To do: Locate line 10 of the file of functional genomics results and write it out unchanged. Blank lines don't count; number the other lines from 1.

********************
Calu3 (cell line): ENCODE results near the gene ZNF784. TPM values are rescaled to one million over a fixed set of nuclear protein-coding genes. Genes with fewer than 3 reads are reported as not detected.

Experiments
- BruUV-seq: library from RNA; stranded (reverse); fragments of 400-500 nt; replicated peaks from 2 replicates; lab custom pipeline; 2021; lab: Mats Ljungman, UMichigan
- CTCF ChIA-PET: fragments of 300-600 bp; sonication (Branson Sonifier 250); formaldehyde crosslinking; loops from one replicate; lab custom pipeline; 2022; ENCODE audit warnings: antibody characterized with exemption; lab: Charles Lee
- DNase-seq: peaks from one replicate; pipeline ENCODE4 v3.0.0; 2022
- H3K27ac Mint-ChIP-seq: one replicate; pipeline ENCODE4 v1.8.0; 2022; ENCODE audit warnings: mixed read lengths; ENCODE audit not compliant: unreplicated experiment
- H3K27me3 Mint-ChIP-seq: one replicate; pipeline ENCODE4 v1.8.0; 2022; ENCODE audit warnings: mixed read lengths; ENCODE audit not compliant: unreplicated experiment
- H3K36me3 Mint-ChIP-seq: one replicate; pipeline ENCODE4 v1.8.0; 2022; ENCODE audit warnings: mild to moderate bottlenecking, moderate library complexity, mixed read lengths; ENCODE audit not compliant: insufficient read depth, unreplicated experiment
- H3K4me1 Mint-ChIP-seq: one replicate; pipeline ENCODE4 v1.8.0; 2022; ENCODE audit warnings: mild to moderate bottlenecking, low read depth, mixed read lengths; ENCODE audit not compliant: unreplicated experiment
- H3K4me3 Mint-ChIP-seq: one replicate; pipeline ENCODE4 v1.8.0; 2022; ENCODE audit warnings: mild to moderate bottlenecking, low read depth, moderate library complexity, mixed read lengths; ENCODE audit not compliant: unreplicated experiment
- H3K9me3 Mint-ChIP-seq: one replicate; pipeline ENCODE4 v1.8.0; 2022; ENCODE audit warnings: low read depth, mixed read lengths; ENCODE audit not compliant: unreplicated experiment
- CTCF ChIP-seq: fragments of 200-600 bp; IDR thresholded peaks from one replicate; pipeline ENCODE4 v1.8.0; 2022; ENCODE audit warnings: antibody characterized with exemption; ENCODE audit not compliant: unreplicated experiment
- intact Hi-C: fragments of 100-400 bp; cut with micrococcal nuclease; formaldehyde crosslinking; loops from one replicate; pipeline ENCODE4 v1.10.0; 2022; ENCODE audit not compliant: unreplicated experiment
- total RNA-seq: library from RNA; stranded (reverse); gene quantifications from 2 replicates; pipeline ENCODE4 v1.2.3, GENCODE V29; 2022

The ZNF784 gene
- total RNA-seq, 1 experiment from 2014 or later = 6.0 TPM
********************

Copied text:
- H3K4me3 Mint-ChIP-seq: one replicate; pipeline ENCODE4 v1.8.0; 2022; ENCODE audit warnings: mild to moderate bottlenecking, low read depth, moderate library complexity, mixed read lengths; ENCODE audit not compliant: unreplicated experiment